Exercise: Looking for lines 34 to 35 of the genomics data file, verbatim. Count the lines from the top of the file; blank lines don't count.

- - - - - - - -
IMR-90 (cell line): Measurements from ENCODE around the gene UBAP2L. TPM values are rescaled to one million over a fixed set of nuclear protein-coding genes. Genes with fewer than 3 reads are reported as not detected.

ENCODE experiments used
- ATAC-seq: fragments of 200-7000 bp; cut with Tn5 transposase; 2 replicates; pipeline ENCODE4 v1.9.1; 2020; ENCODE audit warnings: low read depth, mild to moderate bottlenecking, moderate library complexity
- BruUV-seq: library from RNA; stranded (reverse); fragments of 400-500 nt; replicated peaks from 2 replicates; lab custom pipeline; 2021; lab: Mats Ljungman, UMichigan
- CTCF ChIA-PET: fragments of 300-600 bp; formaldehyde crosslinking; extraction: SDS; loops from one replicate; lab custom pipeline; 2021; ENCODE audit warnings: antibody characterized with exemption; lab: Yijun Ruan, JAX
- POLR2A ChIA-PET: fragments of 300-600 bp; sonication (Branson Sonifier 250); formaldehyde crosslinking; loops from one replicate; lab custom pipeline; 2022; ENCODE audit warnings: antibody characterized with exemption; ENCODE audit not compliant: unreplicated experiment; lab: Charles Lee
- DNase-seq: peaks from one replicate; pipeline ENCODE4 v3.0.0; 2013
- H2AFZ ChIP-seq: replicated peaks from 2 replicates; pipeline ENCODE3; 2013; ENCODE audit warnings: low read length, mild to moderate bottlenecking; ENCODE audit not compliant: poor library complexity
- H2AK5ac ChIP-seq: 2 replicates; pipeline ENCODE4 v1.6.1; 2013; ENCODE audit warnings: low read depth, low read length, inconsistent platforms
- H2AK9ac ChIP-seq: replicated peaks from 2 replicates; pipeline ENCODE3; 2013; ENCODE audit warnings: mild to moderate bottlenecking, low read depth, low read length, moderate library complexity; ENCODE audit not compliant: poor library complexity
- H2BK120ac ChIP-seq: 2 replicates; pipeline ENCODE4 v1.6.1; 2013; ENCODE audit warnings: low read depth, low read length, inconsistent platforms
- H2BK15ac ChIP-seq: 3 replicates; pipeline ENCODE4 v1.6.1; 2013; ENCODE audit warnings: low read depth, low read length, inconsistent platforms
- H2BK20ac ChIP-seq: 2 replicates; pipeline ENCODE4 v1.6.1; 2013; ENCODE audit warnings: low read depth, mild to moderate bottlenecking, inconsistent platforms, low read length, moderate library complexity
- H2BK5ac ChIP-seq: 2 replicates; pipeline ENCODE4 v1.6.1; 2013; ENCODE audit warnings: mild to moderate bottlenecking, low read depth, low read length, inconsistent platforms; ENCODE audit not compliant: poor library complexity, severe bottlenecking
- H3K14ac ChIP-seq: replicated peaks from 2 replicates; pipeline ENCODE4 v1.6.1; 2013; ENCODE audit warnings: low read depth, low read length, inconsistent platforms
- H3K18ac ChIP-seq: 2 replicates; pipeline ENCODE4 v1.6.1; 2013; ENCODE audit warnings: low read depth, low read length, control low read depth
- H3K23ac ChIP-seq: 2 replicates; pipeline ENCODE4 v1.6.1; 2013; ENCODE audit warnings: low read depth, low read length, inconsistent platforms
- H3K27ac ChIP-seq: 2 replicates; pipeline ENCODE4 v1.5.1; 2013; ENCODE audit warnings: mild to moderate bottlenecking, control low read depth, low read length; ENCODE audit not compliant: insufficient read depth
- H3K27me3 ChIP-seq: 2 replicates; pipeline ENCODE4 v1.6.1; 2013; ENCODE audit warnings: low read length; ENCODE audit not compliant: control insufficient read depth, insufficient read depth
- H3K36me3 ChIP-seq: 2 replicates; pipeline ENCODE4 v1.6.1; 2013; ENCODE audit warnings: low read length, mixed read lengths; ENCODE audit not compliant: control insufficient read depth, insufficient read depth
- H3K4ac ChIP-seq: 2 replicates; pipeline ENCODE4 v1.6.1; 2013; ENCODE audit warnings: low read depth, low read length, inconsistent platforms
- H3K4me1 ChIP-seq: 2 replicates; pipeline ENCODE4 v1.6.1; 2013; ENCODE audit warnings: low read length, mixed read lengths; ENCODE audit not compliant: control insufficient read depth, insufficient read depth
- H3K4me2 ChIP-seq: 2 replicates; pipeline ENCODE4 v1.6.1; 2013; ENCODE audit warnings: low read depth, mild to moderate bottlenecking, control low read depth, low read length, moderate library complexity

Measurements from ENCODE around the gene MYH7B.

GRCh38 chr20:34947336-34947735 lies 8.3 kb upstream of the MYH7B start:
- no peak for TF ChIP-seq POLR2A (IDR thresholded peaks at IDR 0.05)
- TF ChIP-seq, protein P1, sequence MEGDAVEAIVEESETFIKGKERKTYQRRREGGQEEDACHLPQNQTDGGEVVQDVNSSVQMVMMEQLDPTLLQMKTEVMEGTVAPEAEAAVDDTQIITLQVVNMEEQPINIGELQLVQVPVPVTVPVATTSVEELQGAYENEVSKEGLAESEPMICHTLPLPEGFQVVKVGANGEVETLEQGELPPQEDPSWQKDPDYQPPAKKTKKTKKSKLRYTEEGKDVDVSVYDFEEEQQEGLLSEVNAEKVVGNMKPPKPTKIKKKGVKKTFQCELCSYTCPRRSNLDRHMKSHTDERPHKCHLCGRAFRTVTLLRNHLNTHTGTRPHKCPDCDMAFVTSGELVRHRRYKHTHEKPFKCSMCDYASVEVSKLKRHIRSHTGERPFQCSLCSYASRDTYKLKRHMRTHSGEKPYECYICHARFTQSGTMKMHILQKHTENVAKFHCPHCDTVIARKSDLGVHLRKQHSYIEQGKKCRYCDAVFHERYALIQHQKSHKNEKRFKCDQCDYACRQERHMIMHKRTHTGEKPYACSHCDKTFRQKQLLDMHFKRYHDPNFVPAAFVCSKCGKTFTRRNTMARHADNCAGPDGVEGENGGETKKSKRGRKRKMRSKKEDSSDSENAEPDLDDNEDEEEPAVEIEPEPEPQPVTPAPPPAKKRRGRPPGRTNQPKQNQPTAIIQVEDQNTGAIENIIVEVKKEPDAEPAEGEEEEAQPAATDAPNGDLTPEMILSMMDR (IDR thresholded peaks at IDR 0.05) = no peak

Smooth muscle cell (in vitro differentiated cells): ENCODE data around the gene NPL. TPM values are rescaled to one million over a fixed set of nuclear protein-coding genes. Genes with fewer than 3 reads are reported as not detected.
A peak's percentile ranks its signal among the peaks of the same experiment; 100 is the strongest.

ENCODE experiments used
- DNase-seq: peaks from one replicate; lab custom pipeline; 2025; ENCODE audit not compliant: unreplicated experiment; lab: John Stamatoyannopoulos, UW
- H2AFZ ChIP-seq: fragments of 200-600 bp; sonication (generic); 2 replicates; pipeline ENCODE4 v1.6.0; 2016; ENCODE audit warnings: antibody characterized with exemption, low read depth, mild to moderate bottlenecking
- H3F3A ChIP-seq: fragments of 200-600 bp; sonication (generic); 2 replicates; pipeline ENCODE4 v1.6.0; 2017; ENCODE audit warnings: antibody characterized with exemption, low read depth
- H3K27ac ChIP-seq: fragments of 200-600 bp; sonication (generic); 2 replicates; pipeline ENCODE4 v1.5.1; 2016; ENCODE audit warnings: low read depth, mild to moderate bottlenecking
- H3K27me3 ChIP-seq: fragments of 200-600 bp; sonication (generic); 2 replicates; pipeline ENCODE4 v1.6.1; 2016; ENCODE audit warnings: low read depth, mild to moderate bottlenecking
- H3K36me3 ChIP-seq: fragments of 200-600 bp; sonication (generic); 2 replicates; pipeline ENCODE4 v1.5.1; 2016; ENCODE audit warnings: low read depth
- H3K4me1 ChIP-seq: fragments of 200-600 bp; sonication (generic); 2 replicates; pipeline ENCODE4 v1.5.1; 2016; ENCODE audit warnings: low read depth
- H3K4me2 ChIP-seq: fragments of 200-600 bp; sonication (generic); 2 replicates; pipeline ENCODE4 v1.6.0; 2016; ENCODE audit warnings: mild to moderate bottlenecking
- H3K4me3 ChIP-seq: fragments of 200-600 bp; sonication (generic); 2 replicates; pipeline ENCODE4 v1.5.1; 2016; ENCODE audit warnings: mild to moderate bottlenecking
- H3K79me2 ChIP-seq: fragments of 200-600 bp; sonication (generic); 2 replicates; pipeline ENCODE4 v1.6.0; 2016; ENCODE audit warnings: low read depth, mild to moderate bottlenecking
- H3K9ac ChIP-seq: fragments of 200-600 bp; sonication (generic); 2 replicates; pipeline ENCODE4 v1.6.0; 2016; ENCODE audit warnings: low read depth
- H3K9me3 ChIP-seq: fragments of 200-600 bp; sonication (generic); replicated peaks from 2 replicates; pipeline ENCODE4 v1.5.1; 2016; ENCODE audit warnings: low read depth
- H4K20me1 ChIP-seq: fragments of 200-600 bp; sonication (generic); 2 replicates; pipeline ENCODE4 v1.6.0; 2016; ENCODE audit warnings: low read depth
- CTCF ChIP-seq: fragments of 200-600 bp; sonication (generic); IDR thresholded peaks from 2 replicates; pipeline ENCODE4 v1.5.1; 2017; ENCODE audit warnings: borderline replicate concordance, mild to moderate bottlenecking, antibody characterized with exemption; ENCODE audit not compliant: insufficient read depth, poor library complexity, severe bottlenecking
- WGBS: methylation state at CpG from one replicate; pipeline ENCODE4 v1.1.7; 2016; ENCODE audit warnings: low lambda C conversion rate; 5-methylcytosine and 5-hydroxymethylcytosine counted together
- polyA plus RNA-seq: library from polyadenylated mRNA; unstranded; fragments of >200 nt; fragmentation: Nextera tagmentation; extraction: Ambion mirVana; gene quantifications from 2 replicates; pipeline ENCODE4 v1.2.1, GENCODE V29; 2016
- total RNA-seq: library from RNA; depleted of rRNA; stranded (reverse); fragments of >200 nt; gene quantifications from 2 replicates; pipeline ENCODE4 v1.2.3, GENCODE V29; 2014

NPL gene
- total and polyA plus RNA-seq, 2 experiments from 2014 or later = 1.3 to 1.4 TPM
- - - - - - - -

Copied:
- H3K27ac ChIP-seq: fragments of 200-600 bp; sonication (generic); 2 replicates; pipeline ENCODE4 v1.5.1; 2016; ENCODE audit warnings: low read depth, mild to moderate bottlenecking
- H3K27me3 ChIP-seq: fragments of 200-600 bp; sonication (generic); 2 replicates; pipeline ENCODE4 v1.6.1; 2016; ENCODE audit warnings: low read depth, mild to moderate bottlenecking